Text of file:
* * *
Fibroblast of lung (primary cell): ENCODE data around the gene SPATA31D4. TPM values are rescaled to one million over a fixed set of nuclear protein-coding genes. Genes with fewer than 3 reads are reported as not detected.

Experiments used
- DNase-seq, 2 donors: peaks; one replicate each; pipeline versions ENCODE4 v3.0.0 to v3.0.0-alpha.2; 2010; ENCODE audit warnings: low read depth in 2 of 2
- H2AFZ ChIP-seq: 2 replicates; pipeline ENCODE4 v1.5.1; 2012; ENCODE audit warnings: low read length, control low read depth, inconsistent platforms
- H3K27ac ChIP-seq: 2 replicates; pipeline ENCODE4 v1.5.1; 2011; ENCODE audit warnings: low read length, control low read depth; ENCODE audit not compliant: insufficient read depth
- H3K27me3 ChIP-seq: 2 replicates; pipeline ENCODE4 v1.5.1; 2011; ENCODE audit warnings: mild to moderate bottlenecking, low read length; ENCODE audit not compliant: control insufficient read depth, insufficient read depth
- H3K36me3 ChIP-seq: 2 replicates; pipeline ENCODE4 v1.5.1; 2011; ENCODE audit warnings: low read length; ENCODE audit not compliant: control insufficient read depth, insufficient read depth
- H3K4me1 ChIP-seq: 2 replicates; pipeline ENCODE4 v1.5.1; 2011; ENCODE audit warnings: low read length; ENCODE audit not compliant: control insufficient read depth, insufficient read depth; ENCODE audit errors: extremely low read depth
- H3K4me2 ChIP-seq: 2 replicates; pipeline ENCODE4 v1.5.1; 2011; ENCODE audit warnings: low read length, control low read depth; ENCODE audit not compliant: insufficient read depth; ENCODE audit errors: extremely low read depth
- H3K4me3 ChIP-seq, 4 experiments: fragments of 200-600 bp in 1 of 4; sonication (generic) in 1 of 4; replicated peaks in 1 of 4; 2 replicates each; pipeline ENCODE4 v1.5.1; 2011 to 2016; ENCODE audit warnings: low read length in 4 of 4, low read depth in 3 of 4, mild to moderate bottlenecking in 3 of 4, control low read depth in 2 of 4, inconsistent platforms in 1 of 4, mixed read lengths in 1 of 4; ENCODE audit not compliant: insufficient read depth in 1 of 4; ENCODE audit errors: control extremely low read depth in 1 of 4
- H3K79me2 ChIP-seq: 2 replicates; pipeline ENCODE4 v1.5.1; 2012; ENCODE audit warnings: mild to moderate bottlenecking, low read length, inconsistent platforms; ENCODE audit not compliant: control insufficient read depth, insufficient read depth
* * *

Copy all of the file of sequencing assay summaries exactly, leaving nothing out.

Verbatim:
Fibroblast of lung (primary cell): ENCODE data around the gene SPATA31D4. TPM values are rescaled to one million over a fixed set of nuclear protein-coding genes. Genes with fewer than 3 reads are reported as not detected.

Experiments used
- DNase-seq, 2 donors: peaks; one replicate each; pipeline versions ENCODE4 v3.0.0 to v3.0.0-alpha.2; 2010; ENCODE audit warnings: low read depth in 2 of 2
- H2AFZ ChIP-seq: 2 replicates; pipeline ENCODE4 v1.5.1; 2012; ENCODE audit warnings: low read length, control low read depth, inconsistent platforms
- H3K27ac ChIP-seq: 2 replicates; pipeline ENCODE4 v1.5.1; 2011; ENCODE audit warnings: low read length, control low read depth; ENCODE audit not compliant: insufficient read depth
- H3K27me3 ChIP-seq: 2 replicates; pipeline ENCODE4 v1.5.1; 2011; ENCODE audit warnings: mild to moderate bottlenecking, low read length; ENCODE audit not compliant: control insufficient read depth, insufficient read depth
- H3K36me3 ChIP-seq: 2 replicates; pipeline ENCODE4 v1.5.1; 2011; ENCODE audit warnings: low read length; ENCODE audit not compliant: control insufficient read depth, insufficient read depth
- H3K4me1 ChIP-seq: 2 replicates; pipeline ENCODE4 v1.5.1; 2011; ENCODE audit warnings: low read length; ENCODE audit not compliant: control insufficient read depth, insufficient read depth; ENCODE audit errors: extremely low read depth
- H3K4me2 ChIP-seq: 2 replicates; pipeline ENCODE4 v1.5.1; 2011; ENCODE audit warnings: low read length, control low read depth; ENCODE audit not compliant: insufficient read depth; ENCODE audit errors: extremely low read depth
- H3K4me3 ChIP-seq, 4 experiments: fragments of 200-600 bp in 1 of 4; sonication (generic) in 1 of 4; replicated peaks in 1 of 4; 2 replicates each; pipeline ENCODE4 v1.5.1; 2011 to 2016; ENCODE audit warnings: low read length in 4 of 4, low read depth in 3 of 4, mild to moderate bottlenecking in 3 of 4, control low read depth in 2 of 4, inconsistent platforms in 1 of 4, mixed read lengths in 1 of 4; ENCODE audit not compliant: insufficient read depth in 1 of 4; ENCODE audit errors: control extremely low read depth in 1 of 4
- H3K79me2 ChIP-seq: 2 replicates; pipeline ENCODE4 v1.5.1; 2012; ENCODE audit warnings: mild to moderate bottlenecking, low read length, inconsistent platforms; ENCODE audit not compliant: control insufficient read depth, insufficient read depth